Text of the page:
BWW Reviews: Curious Theatre's CLYBOURNE PARK

By: Sep. 17, 2011
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Clybourne Park by Bruce Norris, and winner of the 2011 Pulitzer Prize for Drama, is a soul-searching triumph for Curious Theatre Company. As a sequel (of sorts) to Lorraine Hansberry's seminal A Raisin in the Sun, Clybourne Park explores the tricky territory of race relations, scape-goating, and gentrification. This thought-provoking show packs a punch and a laugh.

Act One, set in 1959 Chicago, deals with a couple selling their beloved home after their son, a troubled Korean War veteran, commits suicide on the upper floor. This incident, and the consequent decision to sell, serves as a catalyst for the story's main theme - white, middle-class Bev and Russ are selling their home to a black couple, which sends Bev and Russ's white, middle-class neighbors into a tizzy.

Act Two, set in 2009, was a little confusing at first. I had a hard time figuring out where we were in time and place, and I wanted to have some idea of what had happened in Bev and Russ's lovely home in the five decades since their leaving Clybourne Park. Act two presents the same home fifty years later. We have transitioned from black residents moving into an all-white neighborhood in 1959 to white residents moving into the now all-black Clybourne Park in 2009. While act one is all about denial and deflection, act two is all about confrontation. Racial tension is still very much alive; how it manifests looks and sounds quite different.

Dee Covington as grieving mother Bev reminded me of Edith Bunker at times, while her brooding, stoic husband Russ (played deftly by Erik Sandvold) offered a sharp contrast to Bev's busy-body, fretful personality. As the quintessential 1950s housewife, Bev's got it down when it comes to dealing with conflict; she is downright stealthy in her denial, deflection, and distraction. Both Covington and Sandvold did a marvelous job with their roles as conflicted parents trying to do the best thing in the midst of profound grief. Josh Hartwell as Karl/Steve had a case of "foot in mouth disease" for both acts, which was funny and touching at the same time. C. Kelly Leo as Betsy/Lindsey made a startling transformation from a deaf, pregnant wife in Act One to a hysterical homeowner in Act Two. ZZ Moor, Cris Davenport, and Andy Waldschmidt rounded out the cast, each offering deep, bold performances that spoke volumes about the respective times in which their characters lived.

This is one of the most elaborate set designs that I have seen Curious Theatre present, thanks to designer Susan Crabtree. It was a gorgeous set that filled every bit of the stage with a dining room, living room, large staircase, fireplace, high ceilings, and lots of doors. They even installed hardwood floors for a homier 1950s feel. Because of the drastic set change between eras, the 15-minute intermission is absolutely necessary. The transformation is downright shocking and, while the basic structure of the house and rooms still existed for the 2009 set, nothing else was there. Everything had been removed, right down to the paint on the walls (how'd they do that?!)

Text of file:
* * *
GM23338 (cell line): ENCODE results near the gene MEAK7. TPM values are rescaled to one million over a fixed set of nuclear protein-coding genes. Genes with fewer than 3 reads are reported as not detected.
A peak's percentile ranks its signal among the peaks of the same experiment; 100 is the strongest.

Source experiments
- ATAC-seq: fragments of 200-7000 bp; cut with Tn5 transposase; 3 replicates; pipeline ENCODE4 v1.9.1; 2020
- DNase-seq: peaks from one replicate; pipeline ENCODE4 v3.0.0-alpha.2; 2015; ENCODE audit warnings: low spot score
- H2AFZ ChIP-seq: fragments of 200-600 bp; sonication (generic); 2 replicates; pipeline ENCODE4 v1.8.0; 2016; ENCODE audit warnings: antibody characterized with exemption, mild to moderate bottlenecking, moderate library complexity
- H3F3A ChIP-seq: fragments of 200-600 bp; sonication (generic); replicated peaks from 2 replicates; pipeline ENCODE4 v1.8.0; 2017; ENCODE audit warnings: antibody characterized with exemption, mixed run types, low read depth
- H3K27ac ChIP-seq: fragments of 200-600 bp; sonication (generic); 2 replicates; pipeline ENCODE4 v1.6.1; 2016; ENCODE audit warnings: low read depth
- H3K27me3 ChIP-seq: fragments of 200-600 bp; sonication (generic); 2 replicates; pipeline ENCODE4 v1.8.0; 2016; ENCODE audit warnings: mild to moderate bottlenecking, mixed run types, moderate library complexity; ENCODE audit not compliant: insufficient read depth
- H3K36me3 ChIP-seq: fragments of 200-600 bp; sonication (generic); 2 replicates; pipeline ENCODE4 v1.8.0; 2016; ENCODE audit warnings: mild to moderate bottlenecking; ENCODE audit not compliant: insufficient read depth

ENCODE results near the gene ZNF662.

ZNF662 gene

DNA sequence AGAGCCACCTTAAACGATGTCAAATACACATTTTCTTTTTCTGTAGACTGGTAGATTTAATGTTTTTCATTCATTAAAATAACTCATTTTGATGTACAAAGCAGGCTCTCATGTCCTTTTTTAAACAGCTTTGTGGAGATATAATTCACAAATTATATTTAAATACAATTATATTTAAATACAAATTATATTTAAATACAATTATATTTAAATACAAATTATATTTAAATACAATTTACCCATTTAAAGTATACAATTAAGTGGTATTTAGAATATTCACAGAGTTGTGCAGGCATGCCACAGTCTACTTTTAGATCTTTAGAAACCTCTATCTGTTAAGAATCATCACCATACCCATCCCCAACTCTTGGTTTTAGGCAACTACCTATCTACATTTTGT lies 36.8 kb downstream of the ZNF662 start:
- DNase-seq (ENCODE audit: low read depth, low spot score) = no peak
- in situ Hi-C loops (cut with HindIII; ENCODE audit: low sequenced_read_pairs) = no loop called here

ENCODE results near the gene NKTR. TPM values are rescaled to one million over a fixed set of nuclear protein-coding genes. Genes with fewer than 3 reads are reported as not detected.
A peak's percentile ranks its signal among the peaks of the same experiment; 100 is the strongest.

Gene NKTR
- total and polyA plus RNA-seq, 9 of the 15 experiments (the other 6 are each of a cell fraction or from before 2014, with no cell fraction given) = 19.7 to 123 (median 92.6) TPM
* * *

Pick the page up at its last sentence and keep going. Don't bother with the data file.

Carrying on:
During Act One, I was surprised at the black couple's lack of outrage and rebuttal in the more heated moments - moments that often included overt racial slurs and stereotyped assertions. But then I realized I was thinking very much in present day terms and not how these individuals would have realistically responded in the 1950s - keep quiet and keep your head down. Despite Rosa Parks' brave actions four years prior and MLK's strides toward equality, in 1959 there was still the very real matter of survival -- literally. Act Two was like watching a train wreck that you could not turn away from and you hated to laugh at the offensive jokes, but the audience did laugh (perhaps as a means to relieve some of the tension the actors did such a good job of building?) It was also interesting to see the issue if race juxtaposed between two generational attitudes. This approach illustrates how far we've come, but also how far we still have to go when it comes to equality and equal access. In fact, social research continues to show that "redlining" (a type of racial profiling) remains prevalent in home loan and apartment-living applications, and has increased with all the debate surrounding immigration. Coercion and fear are powerful tools when it comes to oppressing marginalized groups. That said, I must admit that my favorite part of the entire show is the last scene, which I believe offers the overarching true theme of the play. The final scene shows Kenneth, Bev and Russ's son, writing a letter to his parents (possibly his suicide note?) and having a conversation with his mother. For me, this simple exchange illustrates what this show is really about: that we are all fighting battles, domestic and foreign, and we all are human, regardless of skin color or cultural / political differences. How much conflict and, by extension, senseless death could be avoided if we simply saw each other as human? This play is about a family changed by the senseless death of their child, but it's also about a nation changed by the senseless persecution of particular groups.

Director and founder of Curious Theatre, Chip Walton, is to be commended for such a wonderful show, a fantastic set, a strong and solid cast, and a touching, humorous script. If this is the first show of the season, I look forward to what is to come! Clybourne Park is showing until October 15th. For tickets or information, contact the box office at 303-623-0524 or visit them online at


PHOTO CREDIT:  Michael Ensminger

Erik Sandoval as Russ & Dee Covington as Bev

Chris Davenport as Albert & Z Z Moor as Francine


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